When making the critical decision to file for personal bankruptcy protection, there is a plethora of information available. In these days of the Internet, iPhones, and information about anything available with the dance of our fingers, it is always possible that we may not pick up on the best, or even accurate information.
As with most things, bankruptcy topics have their fair share of myths and untruths that often scare people away from filing, or vice versa. Whether you’re looking to file personal bankruptcy or business bankruptcy, it is essential that you sort out fact from fiction. Avoid a paralegal or document specialist and speak with an experienced bankruptcy attorney, like the Law Office of Brian R. Lewis, who can assist you with all of your fears, worries, questions and doubts.
Misconceptions of Bankruptcy:
One of the biggest misconceptions about bankruptcy is that it is difficult to file. It is actually not hard to file, and in fact, it has never been easier. Most bankruptcy cases can be easily resolved with little or no hang-ups involved. People are also quite concerned with news of a bankruptcy being released publicly, for friends, family and colleagues to find out. The truth is that bankruptcy proceedings are NOT found in public records, and information is only given to the creditors and the debtors of a specific case.
Many people believe that all debts are removed, and it is a fact that they are not. In Chapter 7 bankruptcy, some debts are immune to bankruptcy discharge, such as child support, alimony, taxes and student loans. Though it does relieve the debtor of medical bills, credit card debt, and some legal costs, some debts are just not covered.
Another myth is that people think they will lose everything, being left with virtually nothing if they file personal bankruptcy. Though bankruptcy laws are slightly different from state-to-state, there are exemptions that will allow individuals to protect their home, vehicles, and retirement savings.
For housing, as long as the mortgage is paid on time through the course of the bankruptcy proceedings, there is usually no chance that the home will be liquidated. In Chapter 13 bankruptcy, foreclosure proceeding can be stopped or stalled by a filing. After undergoing debt rehabilitation, making honest payments throughout can avoid another foreclosure, which can happen after the completion of the bankruptcy.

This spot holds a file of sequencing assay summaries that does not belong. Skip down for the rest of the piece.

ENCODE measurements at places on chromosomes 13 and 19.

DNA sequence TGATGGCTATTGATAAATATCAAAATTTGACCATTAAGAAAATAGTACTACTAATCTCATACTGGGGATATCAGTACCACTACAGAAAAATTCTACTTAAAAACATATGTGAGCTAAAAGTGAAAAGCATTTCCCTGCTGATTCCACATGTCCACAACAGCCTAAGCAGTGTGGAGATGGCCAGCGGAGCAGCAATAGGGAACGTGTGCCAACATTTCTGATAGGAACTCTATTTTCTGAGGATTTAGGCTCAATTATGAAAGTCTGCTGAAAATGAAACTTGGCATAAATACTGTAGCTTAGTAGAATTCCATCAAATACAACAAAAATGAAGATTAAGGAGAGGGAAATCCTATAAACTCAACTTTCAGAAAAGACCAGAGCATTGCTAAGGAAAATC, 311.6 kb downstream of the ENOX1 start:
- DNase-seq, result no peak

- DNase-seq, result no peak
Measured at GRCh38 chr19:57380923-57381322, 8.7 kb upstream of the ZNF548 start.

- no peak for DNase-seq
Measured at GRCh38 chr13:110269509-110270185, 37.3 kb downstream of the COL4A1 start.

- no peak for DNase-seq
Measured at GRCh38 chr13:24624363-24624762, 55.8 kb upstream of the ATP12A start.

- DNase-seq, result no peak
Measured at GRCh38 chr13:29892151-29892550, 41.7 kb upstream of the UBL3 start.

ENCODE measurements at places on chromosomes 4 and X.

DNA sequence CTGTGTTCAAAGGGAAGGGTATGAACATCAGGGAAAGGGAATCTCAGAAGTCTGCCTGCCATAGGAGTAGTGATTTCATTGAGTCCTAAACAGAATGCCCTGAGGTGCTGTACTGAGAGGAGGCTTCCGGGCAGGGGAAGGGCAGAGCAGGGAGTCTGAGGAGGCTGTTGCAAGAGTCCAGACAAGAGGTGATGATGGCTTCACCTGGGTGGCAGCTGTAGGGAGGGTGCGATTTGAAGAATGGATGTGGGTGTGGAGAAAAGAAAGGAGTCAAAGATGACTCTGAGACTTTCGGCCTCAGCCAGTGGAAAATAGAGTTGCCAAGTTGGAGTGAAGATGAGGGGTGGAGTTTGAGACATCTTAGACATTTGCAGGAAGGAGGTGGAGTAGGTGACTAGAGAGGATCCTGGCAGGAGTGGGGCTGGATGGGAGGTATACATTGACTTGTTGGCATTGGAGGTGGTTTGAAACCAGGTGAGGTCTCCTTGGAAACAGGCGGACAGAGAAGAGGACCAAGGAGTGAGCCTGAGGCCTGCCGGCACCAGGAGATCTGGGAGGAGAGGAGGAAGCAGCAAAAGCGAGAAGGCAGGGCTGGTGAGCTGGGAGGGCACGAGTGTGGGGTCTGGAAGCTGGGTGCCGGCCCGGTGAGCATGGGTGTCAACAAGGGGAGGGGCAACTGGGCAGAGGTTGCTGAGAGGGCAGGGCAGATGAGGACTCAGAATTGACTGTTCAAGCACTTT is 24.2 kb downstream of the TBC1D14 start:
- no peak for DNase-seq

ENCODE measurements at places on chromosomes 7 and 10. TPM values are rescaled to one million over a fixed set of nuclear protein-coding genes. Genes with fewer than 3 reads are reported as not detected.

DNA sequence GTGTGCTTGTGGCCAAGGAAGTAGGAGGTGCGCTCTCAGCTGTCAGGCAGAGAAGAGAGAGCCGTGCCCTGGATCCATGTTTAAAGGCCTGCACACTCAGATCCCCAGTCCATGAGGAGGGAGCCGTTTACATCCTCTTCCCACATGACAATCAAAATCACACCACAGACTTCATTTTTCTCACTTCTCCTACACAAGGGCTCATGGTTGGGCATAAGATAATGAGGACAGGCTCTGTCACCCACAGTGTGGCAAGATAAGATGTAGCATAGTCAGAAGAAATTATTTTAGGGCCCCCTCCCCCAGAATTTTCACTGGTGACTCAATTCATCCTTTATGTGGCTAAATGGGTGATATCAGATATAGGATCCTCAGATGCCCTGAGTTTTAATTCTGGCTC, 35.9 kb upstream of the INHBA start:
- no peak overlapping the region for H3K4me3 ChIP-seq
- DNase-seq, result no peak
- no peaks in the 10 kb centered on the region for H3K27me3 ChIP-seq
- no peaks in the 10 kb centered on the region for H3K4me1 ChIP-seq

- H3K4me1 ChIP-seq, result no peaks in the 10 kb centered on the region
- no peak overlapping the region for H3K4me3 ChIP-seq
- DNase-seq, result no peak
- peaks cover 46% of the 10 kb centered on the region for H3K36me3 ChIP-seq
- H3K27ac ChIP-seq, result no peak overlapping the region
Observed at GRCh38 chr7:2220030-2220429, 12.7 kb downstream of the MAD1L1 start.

Another bankruptcy myth is that the debtor will never be able to get credit of any kind again. This also is NOT true. Many businesses and individuals who go through bankruptcy proceedings are able to get credit again, though they may often have to start out paying a higher-than-average interest rate on any loan or credit card. Timely payments and no defaults will raise the credit score, once again.
If all the information is too scary or too unsure, there are options to avoid filing for bankruptcy protection. Some debtors look at settling out-of-court with their creditors at a reduced rate. Credit counselors are available to ensure that any alternatives to bankruptcy will not have a negative effect on your credit rating. These professionals are also available to assist in debt consolidation programs, though some debtors are in so deep that they do not qualify for consolidation loans.
If you have any doubt, seek out a knowledgeable bankruptcy attorney, like the Law Office of Brian R. Lewis, to assist you in making the right decision for you, your family, and your business.